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Georg Philipp TELEMANN (1681 - 1767): "Schwanengesang - The Last Orchestral Works"

La Stagione Frankfurt
Dir: Michael Schneider

rec: Jan 22 - 23, 2014, Cologne, Deutschlandfunk (Kammermusiksaal); March 2016, Magdeburg, Konzerthalle Georg Philipp Telemann; June 2021, Frankfurt/Main, Festeburgkirche
CPO - 555 533-2 (© 2023) (2.17'17")
Liner-notes: E/D
Cover & track-list

[in order of appearance] Overture in D (TWV 55,D21); Divertimento in A (TWV 50,22); Overture in D (TWV 55,D22); Sinfonia melodica in C (TWV 50,2); Overture in D (TWV 55,D23) & Fanfare in D (TWV 50,44); Overture in F (TWV 55,F16); Divertimento in B flat (TWV 50,23); Sinfonia (Divertimento) in E flat (TWV 50,21); Overture in g minor (TWV 55,g9)

When Telemann died in 1767, at the respectable age of 87, he was still in command of his creative powers. However, in his last years he had problems with his eyesight, which forced him to reduce his compositional activities. Among his last works are the nine pieces that are the subject of the set of two discs to be reviewed here. The title of this production - translated: "Swan Song"- is a free invention; Telemann never wrote a piece with this title, and the collection of these works also does not bear this title. It was put together by his grandson Georg Michael, who wrote on the cover [translated]: "Overtures, Sinfonias, and Divertimenti, in the manuscript of the late Telemann, which he produced in the 86th year of his life for His Most Serene Highness, the Landgrave of Darmstadt, Ludwig VIII".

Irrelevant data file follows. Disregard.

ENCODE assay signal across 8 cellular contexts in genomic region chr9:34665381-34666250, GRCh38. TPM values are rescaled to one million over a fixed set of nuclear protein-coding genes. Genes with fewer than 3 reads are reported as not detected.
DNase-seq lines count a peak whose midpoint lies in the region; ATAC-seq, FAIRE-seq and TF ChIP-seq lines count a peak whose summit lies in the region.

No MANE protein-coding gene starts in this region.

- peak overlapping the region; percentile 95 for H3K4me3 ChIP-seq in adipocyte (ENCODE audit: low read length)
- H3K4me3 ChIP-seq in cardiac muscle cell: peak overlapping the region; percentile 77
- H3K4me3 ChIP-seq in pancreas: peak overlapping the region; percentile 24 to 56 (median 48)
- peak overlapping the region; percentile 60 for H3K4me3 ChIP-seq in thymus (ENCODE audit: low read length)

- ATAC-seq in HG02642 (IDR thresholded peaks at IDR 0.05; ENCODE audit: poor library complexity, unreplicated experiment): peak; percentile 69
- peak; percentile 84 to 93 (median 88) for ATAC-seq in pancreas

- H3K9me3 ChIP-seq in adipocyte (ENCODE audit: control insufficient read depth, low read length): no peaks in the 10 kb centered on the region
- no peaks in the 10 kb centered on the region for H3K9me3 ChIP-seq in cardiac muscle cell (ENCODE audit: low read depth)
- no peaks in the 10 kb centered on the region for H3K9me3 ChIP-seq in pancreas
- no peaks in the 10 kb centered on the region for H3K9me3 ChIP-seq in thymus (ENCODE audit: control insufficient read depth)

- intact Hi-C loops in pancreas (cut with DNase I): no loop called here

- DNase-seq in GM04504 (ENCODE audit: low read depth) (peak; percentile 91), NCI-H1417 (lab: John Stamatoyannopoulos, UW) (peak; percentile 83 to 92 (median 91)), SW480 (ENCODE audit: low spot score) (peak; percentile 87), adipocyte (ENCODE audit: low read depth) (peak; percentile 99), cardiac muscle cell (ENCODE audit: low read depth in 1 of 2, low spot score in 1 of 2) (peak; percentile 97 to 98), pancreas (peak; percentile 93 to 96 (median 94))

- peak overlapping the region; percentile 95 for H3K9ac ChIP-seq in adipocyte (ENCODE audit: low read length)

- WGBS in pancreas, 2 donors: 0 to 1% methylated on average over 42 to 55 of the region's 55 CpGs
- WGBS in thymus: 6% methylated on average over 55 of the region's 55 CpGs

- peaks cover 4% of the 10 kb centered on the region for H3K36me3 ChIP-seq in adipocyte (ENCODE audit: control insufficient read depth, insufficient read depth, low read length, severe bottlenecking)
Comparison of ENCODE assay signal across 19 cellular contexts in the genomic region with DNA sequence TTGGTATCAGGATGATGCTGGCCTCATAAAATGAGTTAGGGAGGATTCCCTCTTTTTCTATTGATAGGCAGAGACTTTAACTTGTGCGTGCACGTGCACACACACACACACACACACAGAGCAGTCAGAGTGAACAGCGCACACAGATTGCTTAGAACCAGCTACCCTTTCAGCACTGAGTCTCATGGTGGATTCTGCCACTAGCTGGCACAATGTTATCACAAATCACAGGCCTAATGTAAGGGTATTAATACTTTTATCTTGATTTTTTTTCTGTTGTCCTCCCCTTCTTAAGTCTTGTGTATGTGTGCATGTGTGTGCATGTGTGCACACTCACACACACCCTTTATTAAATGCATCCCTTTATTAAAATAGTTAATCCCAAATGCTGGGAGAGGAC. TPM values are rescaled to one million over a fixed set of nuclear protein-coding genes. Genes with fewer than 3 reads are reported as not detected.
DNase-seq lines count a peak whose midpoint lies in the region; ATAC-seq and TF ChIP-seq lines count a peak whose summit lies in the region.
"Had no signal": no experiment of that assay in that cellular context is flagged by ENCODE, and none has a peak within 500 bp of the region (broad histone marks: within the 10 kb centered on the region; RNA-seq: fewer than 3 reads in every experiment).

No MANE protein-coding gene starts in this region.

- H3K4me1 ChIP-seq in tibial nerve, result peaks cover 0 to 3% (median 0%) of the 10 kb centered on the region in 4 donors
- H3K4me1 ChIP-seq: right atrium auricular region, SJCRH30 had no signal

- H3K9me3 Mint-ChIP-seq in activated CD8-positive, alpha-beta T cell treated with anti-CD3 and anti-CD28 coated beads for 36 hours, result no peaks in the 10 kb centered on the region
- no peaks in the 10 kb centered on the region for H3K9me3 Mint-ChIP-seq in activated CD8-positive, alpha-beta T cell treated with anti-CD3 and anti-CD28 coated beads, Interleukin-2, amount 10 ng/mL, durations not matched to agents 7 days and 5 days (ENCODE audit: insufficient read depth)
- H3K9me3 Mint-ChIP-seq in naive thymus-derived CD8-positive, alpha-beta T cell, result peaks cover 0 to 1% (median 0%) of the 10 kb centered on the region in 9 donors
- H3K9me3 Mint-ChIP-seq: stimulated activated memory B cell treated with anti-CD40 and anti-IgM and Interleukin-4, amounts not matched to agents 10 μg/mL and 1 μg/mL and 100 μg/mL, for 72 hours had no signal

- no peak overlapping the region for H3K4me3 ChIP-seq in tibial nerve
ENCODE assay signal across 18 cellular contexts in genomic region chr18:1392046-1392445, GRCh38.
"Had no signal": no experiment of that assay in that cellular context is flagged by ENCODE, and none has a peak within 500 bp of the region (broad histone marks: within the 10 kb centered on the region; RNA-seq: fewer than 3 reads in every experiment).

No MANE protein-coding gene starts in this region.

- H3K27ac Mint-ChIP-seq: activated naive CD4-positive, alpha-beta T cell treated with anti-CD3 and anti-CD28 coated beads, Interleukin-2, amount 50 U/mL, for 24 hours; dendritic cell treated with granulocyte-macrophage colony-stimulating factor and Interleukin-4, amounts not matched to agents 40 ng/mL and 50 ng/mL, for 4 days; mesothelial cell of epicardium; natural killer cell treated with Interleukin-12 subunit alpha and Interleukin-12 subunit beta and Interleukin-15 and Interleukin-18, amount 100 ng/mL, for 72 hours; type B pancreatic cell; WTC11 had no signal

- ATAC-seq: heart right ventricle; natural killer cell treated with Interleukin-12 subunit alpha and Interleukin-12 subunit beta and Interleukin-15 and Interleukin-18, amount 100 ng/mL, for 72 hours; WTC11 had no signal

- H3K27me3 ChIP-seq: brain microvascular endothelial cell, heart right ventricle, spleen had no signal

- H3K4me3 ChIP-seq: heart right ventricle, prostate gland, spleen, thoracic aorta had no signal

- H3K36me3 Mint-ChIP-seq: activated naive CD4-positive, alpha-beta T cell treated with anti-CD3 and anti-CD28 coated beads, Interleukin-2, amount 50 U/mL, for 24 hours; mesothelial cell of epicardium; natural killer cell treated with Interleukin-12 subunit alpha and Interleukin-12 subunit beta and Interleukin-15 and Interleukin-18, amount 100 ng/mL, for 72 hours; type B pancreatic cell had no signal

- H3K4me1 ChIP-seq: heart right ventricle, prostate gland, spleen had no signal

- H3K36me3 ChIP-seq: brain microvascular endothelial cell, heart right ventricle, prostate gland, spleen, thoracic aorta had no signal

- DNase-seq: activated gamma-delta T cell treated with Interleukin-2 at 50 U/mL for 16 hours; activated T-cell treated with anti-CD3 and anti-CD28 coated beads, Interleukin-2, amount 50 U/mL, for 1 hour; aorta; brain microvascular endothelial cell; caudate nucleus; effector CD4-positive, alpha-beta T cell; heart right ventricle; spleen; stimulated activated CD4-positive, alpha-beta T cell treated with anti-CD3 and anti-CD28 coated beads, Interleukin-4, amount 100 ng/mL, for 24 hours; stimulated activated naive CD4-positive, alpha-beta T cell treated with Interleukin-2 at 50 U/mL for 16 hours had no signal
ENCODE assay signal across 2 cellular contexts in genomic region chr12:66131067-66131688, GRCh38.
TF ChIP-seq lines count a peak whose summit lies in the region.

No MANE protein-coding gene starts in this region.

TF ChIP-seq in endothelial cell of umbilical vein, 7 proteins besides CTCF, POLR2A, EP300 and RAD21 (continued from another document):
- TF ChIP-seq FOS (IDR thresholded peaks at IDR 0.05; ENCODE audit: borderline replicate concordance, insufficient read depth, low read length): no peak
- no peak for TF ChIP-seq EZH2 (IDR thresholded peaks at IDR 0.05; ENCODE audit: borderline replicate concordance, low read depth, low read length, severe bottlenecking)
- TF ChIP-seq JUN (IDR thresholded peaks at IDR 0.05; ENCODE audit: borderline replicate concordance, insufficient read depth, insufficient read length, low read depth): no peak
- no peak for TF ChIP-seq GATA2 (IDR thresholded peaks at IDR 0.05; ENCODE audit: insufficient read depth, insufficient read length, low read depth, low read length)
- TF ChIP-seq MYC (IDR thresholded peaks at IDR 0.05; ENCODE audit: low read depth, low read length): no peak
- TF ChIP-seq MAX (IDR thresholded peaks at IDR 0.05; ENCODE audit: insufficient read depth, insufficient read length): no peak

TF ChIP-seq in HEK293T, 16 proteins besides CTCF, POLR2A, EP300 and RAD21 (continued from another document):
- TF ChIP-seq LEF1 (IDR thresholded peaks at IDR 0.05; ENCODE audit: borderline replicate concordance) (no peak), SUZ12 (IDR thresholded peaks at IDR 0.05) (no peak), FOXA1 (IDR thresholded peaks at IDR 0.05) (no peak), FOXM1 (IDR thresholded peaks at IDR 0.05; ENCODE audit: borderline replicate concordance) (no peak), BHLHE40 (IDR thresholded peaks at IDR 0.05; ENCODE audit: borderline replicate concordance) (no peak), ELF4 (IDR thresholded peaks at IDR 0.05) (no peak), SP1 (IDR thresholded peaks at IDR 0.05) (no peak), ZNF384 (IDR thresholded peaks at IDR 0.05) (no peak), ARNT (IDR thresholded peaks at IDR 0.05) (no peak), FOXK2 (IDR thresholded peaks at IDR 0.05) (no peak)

Two elements are noteworthy. First, it is suggested that these works were written in the year before Telemann's death. That seems unlikely. Only two of the nine works are dated: 1763 and 1765 respectively. The other pieces may well have been written at about the same time. The subtitle rightly specifies that these may be his last orchestral works, as the Telemann catalogue mentions Passions for the years 1766 and 1767. Second, the collection also includes a fragment of the draft of a letter; the addressee is not known, but may have been the Landgrave of Hesse-Darmstadt. Telemann's ties with the court in Darmstadt dated from his time in nearby Frankfurt (1712-1721). At that time his friend Christoph Graupner was Kapellmeister there; we owe to him a large number of copies of instrumental works by Telemann, which otherwise would have been lost. Telemann sometimes borrowed members of the Darmstadt chapel if he needed additional musicians for performances in Frankfurt. In the draft of the letter he writes that a newspaper report about the celebration of the name day of Landgrave Ludwig VIII - ruling prince since 1739 - inspired him to make "the draft of the pieces coming here". That does not indicate that each work of the collection was specifically intended for him or the celebration of his name day. Whereas some works include elements which can be connected to the Landgrave or to a festive occasion, others are more 'neutral', such as the Overture in g minor.